Johnston: Probably, I guess, some of the rumors I’ve heard that I’m doing everything I’m doing as mayor for my own self-interest. There was a rumor about Three Ring Studios that I have got this personal relationship with Three Ring and its really odd, because actually I do. He’s (Rahim Charania) a great guy and I’ve courted the crap out of the guy to get him to invest here, but we have, naturally it happened, I’ve even gone out to dinner with he and his wife and they’re great people.
People think I’m actually doing things for my personal gain, which bothers me. There was a time when I invested in this city when nobody would and I’m not asking for anything for that because it was a good investment. I’m not complaining. Things have worked out well.
I don’t know how to tell people otherwise because people want to believe what they want to believe. You can’t control it. I have put my heart and soul into this city. You know, I literally get paid $18,000 a year for this job. You can ask my wife about that because she’s like, “How long are you going do this because you’re every year burning up my ability to make more money,” because I can’t figure out a way to do it halfway. To me, it’s kind of a labor of love. I enjoy it. I enjoy what we’re doing with the city.
I am not getting rich doing this job. There are some people, if I had a little part of that, I can be proud of that I guess, but I’d like to think that I’m helping everybody in the community be more successful. I know it’s kind of like who do I think I am? But if we do these things and they improve value, then that’s exactly what I’m doing. That’s cool, I get chill bumps thinking about it.
Even down to the small things. I get to address the Martin Luther King Jr. Day event every year. It’s having those opportunities to speak to different people and try to motivate or inspire. To me, that’s awesome. It’s a privilege to have the opportunity.
For people to try to discount that by saying “Oh, he’s just in it to try to make millions.” Do I own any real estate in the city of Covington? Yes, sir. Am I proud of that? Yes, I am. Anybody that’s got a problem with that, I want to say kiss my butt. I believe in what we’re doing. It would be one thing if I said, nope I’ve got everything in Alpharetta because that place is really good, it stinks down here, but I have bought things here. I have levreged some of those assets. I’ve got a wife that’s opened up two or three different businesses and is getting ready to expand to Marietta and it’s exciting and I’ve got a son involved. So, for somebody to question my commitment to this community, are you kidding me? Are you kidding me? It just blows me away.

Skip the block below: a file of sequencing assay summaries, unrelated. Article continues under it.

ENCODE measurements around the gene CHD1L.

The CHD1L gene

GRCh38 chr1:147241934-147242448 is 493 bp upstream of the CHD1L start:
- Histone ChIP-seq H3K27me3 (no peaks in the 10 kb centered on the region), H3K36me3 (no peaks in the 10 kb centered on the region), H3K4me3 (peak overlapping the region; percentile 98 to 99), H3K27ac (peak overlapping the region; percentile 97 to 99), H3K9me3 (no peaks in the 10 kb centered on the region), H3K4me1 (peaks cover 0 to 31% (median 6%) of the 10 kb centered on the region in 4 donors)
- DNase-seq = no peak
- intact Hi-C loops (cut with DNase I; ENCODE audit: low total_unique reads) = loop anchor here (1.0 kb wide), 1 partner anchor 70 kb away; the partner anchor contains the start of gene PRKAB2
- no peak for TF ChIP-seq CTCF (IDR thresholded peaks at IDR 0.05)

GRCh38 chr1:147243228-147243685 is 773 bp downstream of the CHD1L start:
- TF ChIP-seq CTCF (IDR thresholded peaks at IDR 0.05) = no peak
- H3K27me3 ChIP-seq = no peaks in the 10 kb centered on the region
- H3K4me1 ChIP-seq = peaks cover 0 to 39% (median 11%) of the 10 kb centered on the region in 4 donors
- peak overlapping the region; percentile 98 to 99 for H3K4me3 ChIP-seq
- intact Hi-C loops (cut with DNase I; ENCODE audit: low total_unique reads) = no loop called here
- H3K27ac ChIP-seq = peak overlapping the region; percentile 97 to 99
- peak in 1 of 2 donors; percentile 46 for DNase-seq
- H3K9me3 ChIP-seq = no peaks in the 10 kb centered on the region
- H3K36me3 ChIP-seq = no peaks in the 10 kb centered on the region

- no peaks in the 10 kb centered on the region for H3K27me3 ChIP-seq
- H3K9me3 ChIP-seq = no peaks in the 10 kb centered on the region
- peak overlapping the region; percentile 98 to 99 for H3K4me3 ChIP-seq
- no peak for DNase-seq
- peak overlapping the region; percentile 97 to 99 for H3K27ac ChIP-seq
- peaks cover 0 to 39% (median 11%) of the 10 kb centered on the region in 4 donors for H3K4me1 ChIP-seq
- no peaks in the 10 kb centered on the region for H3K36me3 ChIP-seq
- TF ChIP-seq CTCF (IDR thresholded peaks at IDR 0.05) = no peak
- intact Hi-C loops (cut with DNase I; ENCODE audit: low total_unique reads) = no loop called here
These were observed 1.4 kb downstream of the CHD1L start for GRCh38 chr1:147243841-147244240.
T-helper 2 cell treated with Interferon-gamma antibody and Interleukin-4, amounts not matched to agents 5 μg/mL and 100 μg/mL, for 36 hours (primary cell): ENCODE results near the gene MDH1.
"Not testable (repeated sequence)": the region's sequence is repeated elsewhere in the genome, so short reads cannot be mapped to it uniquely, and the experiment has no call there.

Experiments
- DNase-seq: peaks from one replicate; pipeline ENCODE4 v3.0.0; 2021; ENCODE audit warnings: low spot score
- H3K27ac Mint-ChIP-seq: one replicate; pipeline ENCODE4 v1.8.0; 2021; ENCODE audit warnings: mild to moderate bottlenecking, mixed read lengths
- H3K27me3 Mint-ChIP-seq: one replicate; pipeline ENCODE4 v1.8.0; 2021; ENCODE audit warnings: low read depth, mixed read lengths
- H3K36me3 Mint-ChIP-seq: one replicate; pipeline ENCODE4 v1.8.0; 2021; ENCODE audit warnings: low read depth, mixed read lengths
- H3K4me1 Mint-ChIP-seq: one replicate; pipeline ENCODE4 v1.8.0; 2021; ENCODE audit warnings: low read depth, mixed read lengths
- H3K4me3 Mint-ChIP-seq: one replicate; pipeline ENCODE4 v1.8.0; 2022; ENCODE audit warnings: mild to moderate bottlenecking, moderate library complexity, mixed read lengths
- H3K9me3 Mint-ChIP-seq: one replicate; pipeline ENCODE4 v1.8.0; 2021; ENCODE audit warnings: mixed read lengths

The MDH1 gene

I will also admit this, have I been lucky at times and successful? Yeah, I have. Somebody told me the other day, “Everything you touch turns to gold,” and in my mind, you know what I said? “It’s a good thing I’m touching Covington because the whole dang thing is turning to gold.”
Sometimes I take that as a compliment and sometimes people are going to say whatever they want to say but I’m not losing sleep over that because, you know, there’s never been a time that I’ve done anything that would’ve benefitted me personally. Period.
To be honest with you, I have turned down things that I could have done even legally, but I was like this might look kind of bad. My wife has done the same thing. We’ve had businesses come to her and say we want you to provide your coffee in our breakroom or this or that and she’s like well you’re in Covington, it’ll look bad. It’s just really sad, but it’s part of the deal.
The other thing I’ll say too that I think does irritate some people is when I ran the first time we made a conscious decision that we’re not going to take a dime from anybody and I didn’t. The second time I ran, I didn’t take a single donation. Luckily, nobody ran against me. There have been some people that have talked to me about that and its almost like “You need to do this for us because …” Well, there ain’t no because. I ain’t doing it unless its good for the community. I don’t care who you are and that includes even the old-timers.
I’m not really beholden to anybody. I’m really committed to trying to do what I think is the best thing for the Covington. Now, take into account, that doesn’t mean its always a no and that’s one of the reasons we’re doing what I’m doing with you today. Hopefully it’ll inspire some people to call me or when we go on the Listening Tour, show up and talk to me about your struggles.
There’s nothing that I have done that has taken advantage of anything to try to better myself or my family or any of that kind of stuff. It hurts because some of the things I’m being accuse of, its unethical. It means I’m really a slimy guy. You know? I hate to have people say things or have bad feelings, but you can’t control all of that.